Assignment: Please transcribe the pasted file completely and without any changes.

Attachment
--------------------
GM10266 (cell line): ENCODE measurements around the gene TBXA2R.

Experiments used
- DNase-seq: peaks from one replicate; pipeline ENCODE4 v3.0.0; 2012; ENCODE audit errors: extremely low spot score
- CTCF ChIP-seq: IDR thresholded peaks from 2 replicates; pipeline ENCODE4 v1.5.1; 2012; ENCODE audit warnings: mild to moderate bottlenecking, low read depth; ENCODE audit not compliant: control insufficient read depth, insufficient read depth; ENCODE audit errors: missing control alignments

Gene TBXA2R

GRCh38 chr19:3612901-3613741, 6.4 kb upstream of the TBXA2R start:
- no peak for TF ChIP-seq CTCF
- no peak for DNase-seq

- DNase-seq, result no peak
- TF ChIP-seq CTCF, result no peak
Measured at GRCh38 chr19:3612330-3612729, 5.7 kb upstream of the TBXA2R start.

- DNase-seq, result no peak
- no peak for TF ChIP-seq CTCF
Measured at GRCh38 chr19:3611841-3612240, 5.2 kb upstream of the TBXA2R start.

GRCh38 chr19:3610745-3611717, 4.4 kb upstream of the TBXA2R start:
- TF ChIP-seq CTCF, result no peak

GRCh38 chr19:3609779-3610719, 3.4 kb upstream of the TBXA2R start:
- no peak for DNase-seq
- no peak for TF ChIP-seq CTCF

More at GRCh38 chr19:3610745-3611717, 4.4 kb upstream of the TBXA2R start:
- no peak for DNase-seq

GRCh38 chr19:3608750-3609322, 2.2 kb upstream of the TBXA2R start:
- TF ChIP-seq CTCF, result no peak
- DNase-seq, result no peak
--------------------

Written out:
GM10266 (cell line): ENCODE measurements around the gene TBXA2R.

Experiments used
- DNase-seq: peaks from one replicate; pipeline ENCODE4 v3.0.0; 2012; ENCODE audit errors: extremely low spot score
- CTCF ChIP-seq: IDR thresholded peaks from 2 replicates; pipeline ENCODE4 v1.5.1; 2012; ENCODE audit warnings: mild to moderate bottlenecking, low read depth; ENCODE audit not compliant: control insufficient read depth, insufficient read depth; ENCODE audit errors: missing control alignments

Gene TBXA2R

GRCh38 chr19:3612901-3613741, 6.4 kb upstream of the TBXA2R start:
- no peak for TF ChIP-seq CTCF
- no peak for DNase-seq

- DNase-seq, result no peak
- TF ChIP-seq CTCF, result no peak
Measured at GRCh38 chr19:3612330-3612729, 5.7 kb upstream of the TBXA2R start.

- DNase-seq, result no peak
- no peak for TF ChIP-seq CTCF
Measured at GRCh38 chr19:3611841-3612240, 5.2 kb upstream of the TBXA2R start.

GRCh38 chr19:3610745-3611717, 4.4 kb upstream of the TBXA2R start:
- TF ChIP-seq CTCF, result no peak

GRCh38 chr19:3609779-3610719, 3.4 kb upstream of the TBXA2R start:
- no peak for DNase-seq
- no peak for TF ChIP-seq CTCF

More at GRCh38 chr19:3610745-3611717, 4.4 kb upstream of the TBXA2R start:
- no peak for DNase-seq

GRCh38 chr19:3608750-3609322, 2.2 kb upstream of the TBXA2R start:
- TF ChIP-seq CTCF, result no peak
- DNase-seq, result no peak